Robots. Are they people, too?
Science fiction has long consider the legal rights of artificially intelligent beings. But as robots become an increasing presence in our societies and industries, questions about the role of robots in legal decisions, how laws are applied to robots, and the concept of “robot law” itself have begun to emerge.
Ryan Calo of the University of Washington has recently published Robots in American Law, a legal research paper examining the judicial challenges presented by robots—and raising concerns that judges are not equipped to grapple with these new puzzles.
Calo argues that, unlike the internet of the 1990s, robots have already established a legal case history. The ’90s saw courts grappling with legal decisions transformed by the previously-unheard-of capabilities of the internet, such as instantaneous transfer of goods and services across borders. Robots, however, have existed in some form for decades, giving them the opportunity to be involved in court cases long before the current explosion in robotics. In three parts, Calo presents a series of case studies, first discussing “robots as objects of law,” moving on to instances where robots were used as “metaphors or analogies that actually drive the decisions of courts,” and finally hypothesizing how existing case law may impact the development of robotics law.
*Comptroller of the Treasury v. Family Entertainment Centers asked, “Do the life-sized animatronic puppet performers at Chuck E. Cheese qualify as a live performance?” The courts answered, “No,” equating Chuck and his pals to an “embellished jukebox”.
*Louis Marx & Co. and Gehrig Hoban & Co., Inc. v. United States forced the courts to decide if a “mechanical walking robot” qualified as an animate object, thereby allowing it to be imported at a lower rate. The court pulled out its dictionaries and decided that, based on the respective definitions of “robot” and “animate,” an “automaton that performs all hard work” could not be considered to be “endowed with life.”
*Robotics law collided with maritime law in Columbus-America Discovery Group, Inc. v. The Unidentified, Wrecked, and Abandoned Vessel, S. S. Central America, which asked: if a submersible robot grasped an object in the shipwreck, could Columbus-America be said to have assumed control of the wreck? Although salvage law tradition dictated that human divers must approach the vessel, the court decided that the extreme depth of the wreck (nearly 1.5 miles below the surface), meant that robotic “telepossession” was sufficient.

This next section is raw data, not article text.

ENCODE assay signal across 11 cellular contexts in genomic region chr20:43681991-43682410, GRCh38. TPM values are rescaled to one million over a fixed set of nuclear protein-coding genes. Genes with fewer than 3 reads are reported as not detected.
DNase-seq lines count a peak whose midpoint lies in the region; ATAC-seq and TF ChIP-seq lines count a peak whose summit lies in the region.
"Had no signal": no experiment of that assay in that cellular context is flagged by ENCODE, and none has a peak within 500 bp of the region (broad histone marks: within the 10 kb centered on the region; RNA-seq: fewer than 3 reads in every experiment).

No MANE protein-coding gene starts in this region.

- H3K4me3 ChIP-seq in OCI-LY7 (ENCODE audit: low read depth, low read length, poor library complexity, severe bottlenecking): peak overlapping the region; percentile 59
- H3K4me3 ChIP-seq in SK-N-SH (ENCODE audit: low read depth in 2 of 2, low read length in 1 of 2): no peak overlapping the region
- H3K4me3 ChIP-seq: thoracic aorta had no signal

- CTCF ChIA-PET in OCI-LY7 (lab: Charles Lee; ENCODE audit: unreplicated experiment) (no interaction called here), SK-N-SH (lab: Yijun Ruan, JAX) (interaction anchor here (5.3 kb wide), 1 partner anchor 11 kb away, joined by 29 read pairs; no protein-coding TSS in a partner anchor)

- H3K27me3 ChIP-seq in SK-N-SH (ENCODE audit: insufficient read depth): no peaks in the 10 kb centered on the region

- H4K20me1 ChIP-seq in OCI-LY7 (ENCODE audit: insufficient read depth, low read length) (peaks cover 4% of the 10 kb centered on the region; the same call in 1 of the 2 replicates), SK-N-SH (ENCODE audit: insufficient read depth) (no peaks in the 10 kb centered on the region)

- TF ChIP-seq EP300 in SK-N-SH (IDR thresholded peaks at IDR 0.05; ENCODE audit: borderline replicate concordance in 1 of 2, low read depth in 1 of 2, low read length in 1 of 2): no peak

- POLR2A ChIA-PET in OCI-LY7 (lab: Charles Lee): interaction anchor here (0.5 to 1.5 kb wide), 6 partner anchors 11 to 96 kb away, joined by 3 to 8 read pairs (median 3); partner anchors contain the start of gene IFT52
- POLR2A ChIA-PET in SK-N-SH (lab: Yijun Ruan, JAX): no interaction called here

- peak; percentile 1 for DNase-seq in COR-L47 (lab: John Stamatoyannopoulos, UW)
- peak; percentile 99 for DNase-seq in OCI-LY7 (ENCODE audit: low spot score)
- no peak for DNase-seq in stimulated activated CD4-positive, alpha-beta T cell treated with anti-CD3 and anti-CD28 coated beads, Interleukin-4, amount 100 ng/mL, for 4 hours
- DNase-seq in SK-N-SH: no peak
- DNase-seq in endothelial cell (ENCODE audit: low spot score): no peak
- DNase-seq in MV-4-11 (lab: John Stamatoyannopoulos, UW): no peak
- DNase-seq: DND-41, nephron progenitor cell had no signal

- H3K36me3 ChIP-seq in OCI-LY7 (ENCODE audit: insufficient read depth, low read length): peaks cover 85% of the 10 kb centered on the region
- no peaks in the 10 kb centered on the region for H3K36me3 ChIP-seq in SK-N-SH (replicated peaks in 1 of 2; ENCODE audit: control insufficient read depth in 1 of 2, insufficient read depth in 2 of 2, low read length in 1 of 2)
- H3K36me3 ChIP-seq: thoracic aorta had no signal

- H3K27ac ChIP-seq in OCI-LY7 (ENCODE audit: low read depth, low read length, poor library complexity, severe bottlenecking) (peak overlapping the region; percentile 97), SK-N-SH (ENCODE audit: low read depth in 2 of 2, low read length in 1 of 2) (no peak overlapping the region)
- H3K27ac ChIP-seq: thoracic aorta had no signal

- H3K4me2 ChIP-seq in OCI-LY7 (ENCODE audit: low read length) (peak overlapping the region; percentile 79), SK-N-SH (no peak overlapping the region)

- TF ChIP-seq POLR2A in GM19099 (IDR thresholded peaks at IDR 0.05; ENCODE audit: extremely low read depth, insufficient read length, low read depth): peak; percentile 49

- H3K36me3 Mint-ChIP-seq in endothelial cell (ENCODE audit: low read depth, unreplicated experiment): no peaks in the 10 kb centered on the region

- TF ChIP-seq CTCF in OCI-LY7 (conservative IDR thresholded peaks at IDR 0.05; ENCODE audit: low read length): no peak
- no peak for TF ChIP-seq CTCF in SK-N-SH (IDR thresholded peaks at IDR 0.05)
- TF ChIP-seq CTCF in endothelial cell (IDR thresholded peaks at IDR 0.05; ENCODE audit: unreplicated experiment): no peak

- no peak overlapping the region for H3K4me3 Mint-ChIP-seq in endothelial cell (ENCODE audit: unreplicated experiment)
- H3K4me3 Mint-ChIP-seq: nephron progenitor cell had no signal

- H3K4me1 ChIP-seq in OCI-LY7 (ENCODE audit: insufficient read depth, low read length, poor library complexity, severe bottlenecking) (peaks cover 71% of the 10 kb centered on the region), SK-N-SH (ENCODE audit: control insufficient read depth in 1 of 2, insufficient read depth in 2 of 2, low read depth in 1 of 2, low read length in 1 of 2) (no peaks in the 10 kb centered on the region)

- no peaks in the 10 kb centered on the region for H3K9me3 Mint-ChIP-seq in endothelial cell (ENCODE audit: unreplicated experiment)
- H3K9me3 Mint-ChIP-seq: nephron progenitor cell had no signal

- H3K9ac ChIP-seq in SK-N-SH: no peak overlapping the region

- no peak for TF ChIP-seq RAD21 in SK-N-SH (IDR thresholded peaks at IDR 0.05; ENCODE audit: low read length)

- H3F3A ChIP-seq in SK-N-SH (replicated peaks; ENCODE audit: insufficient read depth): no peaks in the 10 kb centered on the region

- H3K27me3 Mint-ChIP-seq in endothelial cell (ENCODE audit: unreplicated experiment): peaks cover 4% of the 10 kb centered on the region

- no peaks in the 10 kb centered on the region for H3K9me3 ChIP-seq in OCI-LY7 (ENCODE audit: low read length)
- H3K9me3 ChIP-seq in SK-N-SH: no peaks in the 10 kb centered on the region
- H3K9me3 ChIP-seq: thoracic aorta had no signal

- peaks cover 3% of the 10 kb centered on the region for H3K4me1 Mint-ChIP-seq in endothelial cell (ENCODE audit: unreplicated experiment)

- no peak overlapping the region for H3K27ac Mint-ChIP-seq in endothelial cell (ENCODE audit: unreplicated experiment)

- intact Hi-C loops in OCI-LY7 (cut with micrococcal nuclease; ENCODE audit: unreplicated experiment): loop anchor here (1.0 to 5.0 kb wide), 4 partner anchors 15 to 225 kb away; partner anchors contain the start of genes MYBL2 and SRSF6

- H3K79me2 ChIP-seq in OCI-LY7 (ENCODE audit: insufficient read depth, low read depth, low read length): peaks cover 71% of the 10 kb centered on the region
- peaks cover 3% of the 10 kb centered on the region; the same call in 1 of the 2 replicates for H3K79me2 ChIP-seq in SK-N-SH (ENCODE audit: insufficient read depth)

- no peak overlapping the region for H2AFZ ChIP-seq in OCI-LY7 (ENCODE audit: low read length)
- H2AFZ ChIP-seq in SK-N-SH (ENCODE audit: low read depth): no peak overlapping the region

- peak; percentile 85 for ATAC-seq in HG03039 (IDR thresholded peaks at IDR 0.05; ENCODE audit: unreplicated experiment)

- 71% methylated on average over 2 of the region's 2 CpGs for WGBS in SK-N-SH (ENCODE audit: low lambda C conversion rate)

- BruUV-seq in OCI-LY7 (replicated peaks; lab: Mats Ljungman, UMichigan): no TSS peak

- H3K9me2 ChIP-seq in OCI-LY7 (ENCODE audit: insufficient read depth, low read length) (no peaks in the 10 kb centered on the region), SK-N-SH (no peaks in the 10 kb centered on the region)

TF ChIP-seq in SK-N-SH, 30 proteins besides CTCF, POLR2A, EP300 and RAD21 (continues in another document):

So, to summarize the above: robots can’t give performances, aren’t animate objects, but can take possession of items as extensions of their operators. The entire paper is full of interesting, sometimes contradictory, cases, and well worth reading. But the varying precedents established combined with judicial metaphors advancing the idea that robots inherently lack autonomy, may create difficulties as robots—and, inevitably, legal cases involving robots—become more and more common and these narrow decisions and definitions become less and less accurate.
“The mismatch between what a robot is and how courts are likely to think of robots will only grow in salience and import over the coming decade,” Calo writes. He emphasizes the importance of exploring existing case law and establishing new institutions and agencies to provide knowledge and information to help guide courts. Writer Hallie Siegel echoes these concerns in her essay for Silicon Valley Robotics. She writes:
Robots are challenging precisely because they can’t be neatly defined by the legal structures we depend upon to keep us safe. The only answer we have is to clarify our definitions of robots and autonomy — but that requires a partnership between those who really understand the technology and those who really understand the law.
As Siegel concludes, we should be thankful scholars like Ryan Calo are already considering these issues. It certainly seems like we’ll need far more than three laws of robotics.